French cosmetics giant L'Oreal on Monday reported a solid increase in sales and profit for 2011, driven by growth in emerging markets, which the company said would surpass western Europe as its most important region this year.
Separately, the cosmetics giant announced the end of an era, saying 89-year-old L'Oreal heiress Liliane Bettencourt, France's wealthiest woman, is being replaced on the board by her 25-year-old grandson, Jean-Victor Meyers.
With sales in Europe suffering amid the global economic slowdown and the continent's debt crisis, the company behind Maybelline cosmetics and Garnier hair products has aggressively pushed into Latin America and Asia. The company's 2011 sales for "new markets" came in just behind those in western Europe, traditionally the core of L'Oreal's business.
"2012 will be a symbolic year, as the New Markets are set to become the group's number one geographic zone," CEO Jean-Paul Agon said in a statement Monday.
Monday's announcement praised Bettencourt for her curiosity, entrepreneurial sense and attachment to the company, which was founded by her father Eugene Schueller in 1907.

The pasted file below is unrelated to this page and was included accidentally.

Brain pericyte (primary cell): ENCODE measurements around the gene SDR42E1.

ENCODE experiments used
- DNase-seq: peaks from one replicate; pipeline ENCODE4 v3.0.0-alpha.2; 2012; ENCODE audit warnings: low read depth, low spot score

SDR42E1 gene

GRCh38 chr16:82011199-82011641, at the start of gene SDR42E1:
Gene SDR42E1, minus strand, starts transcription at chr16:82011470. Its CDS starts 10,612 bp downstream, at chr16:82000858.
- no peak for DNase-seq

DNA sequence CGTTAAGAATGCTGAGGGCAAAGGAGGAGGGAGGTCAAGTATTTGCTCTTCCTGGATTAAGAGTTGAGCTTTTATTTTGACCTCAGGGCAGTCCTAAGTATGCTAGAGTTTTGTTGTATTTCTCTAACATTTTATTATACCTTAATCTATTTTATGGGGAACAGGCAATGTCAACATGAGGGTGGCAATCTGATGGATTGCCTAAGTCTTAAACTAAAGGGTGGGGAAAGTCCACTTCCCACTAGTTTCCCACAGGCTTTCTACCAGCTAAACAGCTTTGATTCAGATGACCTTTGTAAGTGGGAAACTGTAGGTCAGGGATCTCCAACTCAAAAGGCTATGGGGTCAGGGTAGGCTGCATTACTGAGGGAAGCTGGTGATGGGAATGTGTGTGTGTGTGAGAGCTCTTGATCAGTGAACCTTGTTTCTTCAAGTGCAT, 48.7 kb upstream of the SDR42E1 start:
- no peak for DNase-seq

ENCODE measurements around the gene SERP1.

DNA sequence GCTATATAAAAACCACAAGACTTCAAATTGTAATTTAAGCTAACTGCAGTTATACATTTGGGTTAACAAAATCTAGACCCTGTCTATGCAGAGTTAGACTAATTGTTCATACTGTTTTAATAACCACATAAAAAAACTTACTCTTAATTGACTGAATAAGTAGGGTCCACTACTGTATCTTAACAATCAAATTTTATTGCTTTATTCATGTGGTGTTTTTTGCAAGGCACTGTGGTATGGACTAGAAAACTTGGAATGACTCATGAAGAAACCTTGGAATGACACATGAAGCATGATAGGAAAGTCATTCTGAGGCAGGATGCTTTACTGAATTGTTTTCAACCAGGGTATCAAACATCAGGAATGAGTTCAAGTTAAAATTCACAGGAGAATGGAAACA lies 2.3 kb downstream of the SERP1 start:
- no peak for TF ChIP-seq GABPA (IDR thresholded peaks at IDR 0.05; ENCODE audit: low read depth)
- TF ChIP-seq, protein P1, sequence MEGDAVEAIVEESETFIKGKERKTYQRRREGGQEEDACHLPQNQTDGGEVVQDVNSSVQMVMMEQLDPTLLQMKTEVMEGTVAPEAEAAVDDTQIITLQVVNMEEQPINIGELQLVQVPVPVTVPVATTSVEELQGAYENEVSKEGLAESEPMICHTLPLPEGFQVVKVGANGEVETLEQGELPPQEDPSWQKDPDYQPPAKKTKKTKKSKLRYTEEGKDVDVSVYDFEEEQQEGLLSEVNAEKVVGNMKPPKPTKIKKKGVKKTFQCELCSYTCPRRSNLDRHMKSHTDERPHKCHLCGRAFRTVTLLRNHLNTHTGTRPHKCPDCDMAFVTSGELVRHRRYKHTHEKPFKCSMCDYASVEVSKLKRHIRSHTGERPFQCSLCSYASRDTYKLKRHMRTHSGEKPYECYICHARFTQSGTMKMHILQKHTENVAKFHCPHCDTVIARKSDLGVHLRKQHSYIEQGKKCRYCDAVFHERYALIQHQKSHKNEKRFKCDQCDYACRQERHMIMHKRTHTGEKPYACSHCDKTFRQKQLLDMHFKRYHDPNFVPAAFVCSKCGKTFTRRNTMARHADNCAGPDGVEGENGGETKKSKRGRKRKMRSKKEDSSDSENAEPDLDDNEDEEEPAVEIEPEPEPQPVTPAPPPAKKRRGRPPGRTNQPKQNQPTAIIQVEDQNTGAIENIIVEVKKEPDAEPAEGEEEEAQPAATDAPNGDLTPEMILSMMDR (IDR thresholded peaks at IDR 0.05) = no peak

Last fall, Bettencourt was placed under the guardianship of her only child, daughter Francoise Bettencourt-Meyers, with whom she is in a protracted legal dispute, and her two grandsons.
Shareholders must approve the nomination of Meyers, with whom Bettencourt maintains a close relationship.
The company reported that its net profit amounted to euro2.44 billion ($3.23 billion) in 2011, up 8.9 percent from a year earlier.
Sales rose 4.3 percent to euro20.34 billion ($26.96 billion), edging past the consensus estimate of analysts surveyed by FactSet of euro20.31 billion.
Sales in "new markets" were euro7.22 billion, despite a slump in eastern Europe. By comparison, western Europe pulled in only slightly more revenue with euro7.25 billion. Growth in emerging markets was in large part driven by Asia, where sales grew 13.4 percent last year. Latin America was up 10.8 percent.
The company's luxury lines, which includes such brands as Lancome and Yves Saint Laurent Beaute, also performed well, part of a trend in luxury products that have bucked a looming recession in Europe and sputtering economic recoveries elsewhere. Sales were up 6.5 percent in luxury.
Agon had promised that L'Oreal would outperform the market in 2011 and record increases in sales and profits — though those are relatively modest goals for a company known for regularly clocking double-digit profit growth. He set out similar goals for 2012.
"The good quality of these results means that we are more confident than ever in the group's ability to achieve sustainable and profitable growth," he said.
The company said the Board of Directors would propose a euro2 per share dividend at its annual meeting in April.
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